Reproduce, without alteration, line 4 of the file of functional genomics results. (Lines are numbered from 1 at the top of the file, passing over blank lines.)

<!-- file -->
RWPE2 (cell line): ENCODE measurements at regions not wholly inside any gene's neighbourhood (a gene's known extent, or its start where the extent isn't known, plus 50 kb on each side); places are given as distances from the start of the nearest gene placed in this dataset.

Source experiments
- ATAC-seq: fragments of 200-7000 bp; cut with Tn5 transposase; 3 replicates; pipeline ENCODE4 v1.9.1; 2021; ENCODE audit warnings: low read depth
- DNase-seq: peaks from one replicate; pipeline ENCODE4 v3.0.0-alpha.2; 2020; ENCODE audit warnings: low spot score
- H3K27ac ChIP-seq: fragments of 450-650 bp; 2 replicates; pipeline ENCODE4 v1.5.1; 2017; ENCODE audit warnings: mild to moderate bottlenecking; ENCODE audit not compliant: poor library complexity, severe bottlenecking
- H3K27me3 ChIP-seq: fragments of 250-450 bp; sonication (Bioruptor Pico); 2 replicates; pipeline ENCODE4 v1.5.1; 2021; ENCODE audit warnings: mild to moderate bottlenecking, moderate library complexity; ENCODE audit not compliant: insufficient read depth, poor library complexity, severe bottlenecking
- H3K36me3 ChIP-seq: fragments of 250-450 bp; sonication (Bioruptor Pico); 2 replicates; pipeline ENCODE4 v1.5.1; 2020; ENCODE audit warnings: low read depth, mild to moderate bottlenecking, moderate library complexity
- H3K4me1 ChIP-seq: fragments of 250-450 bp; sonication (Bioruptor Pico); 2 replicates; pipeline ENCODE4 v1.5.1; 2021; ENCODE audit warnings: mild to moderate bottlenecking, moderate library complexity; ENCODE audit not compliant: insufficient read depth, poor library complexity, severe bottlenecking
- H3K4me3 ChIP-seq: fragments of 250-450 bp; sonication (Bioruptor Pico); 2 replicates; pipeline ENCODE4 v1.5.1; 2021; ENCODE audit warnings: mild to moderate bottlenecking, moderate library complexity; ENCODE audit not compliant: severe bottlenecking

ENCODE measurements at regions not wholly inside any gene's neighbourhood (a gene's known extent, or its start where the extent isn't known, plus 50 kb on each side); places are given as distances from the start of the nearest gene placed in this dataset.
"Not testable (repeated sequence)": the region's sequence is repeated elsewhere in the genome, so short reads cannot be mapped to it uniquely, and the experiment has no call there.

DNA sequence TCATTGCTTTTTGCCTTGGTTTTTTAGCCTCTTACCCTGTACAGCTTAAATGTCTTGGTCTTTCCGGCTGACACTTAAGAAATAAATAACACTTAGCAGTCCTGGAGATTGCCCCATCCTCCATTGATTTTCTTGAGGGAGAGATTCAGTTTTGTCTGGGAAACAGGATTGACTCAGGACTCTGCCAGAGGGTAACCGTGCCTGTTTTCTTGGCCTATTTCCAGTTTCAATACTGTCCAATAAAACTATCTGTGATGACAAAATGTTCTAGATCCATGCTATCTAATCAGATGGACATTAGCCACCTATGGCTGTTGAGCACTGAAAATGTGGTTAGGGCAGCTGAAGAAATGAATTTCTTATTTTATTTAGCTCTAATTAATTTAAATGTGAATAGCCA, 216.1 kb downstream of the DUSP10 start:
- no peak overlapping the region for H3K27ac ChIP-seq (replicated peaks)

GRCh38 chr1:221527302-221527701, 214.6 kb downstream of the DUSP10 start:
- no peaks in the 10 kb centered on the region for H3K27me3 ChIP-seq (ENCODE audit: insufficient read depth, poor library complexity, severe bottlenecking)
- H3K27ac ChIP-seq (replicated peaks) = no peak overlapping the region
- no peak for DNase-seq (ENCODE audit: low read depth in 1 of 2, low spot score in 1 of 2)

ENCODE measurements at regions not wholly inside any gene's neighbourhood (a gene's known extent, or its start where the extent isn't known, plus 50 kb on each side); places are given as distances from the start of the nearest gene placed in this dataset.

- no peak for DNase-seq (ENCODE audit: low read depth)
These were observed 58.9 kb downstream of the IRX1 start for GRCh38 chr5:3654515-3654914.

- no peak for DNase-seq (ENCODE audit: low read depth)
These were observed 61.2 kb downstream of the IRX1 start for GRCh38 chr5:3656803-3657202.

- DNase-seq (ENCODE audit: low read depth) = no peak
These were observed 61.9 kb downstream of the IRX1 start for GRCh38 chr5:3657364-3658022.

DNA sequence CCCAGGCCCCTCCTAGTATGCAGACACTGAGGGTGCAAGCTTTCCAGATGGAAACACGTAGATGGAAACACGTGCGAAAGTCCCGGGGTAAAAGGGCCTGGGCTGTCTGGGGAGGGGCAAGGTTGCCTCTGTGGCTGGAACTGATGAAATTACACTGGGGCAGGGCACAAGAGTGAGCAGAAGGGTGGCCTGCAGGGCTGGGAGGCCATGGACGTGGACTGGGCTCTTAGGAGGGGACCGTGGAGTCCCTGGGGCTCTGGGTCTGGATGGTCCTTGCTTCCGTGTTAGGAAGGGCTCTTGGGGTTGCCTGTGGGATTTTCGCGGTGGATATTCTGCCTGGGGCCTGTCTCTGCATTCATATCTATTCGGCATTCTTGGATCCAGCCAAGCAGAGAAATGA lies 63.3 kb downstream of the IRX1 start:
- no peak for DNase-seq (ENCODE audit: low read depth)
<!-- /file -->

- DNase-seq: peaks from one replicate; pipeline ENCODE4 v3.0.0-alpha.2; 2020; ENCODE audit warnings: low spot score